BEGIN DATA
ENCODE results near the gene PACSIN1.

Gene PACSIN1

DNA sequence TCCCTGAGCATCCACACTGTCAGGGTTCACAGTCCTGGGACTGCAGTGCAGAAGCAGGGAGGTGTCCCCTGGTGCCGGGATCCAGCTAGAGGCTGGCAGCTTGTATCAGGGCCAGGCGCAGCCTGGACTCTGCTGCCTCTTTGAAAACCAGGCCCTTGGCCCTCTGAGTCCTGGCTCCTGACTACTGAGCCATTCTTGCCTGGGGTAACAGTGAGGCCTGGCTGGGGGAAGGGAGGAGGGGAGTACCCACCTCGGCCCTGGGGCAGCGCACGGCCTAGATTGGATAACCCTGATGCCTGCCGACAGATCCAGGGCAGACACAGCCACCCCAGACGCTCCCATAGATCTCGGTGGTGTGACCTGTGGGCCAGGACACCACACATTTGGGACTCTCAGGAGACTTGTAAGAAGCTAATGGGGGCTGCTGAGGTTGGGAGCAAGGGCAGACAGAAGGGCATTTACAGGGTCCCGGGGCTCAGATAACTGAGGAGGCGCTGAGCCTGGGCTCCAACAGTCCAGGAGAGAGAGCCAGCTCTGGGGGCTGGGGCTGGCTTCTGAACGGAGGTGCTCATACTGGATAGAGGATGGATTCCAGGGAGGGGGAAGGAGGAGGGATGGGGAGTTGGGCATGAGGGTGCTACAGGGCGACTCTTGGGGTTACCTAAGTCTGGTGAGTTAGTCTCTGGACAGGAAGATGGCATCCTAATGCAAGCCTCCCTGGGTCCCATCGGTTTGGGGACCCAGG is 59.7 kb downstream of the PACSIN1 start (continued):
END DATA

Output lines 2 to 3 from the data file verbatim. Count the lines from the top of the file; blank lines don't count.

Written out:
Gene PACSIN1

DNA sequence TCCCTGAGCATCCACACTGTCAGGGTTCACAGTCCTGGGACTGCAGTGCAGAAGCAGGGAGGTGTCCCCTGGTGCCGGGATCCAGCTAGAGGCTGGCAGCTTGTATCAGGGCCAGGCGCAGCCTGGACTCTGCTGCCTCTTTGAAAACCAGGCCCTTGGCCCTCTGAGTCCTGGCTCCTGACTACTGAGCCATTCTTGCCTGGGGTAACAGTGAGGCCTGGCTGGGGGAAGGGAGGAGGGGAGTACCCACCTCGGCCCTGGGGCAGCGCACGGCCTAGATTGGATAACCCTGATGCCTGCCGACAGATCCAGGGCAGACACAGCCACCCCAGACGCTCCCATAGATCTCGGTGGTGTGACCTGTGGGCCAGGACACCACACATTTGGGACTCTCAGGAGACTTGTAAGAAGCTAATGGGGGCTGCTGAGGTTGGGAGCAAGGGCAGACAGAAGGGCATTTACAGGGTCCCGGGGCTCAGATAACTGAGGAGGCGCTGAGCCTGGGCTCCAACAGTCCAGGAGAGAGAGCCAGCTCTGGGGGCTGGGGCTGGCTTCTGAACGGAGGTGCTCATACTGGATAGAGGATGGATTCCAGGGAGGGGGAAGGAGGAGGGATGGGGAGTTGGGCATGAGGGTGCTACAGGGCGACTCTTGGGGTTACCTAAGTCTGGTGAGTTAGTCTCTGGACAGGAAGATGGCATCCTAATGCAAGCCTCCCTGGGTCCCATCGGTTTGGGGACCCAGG is 59.7 kb downstream of the PACSIN1 start (continued):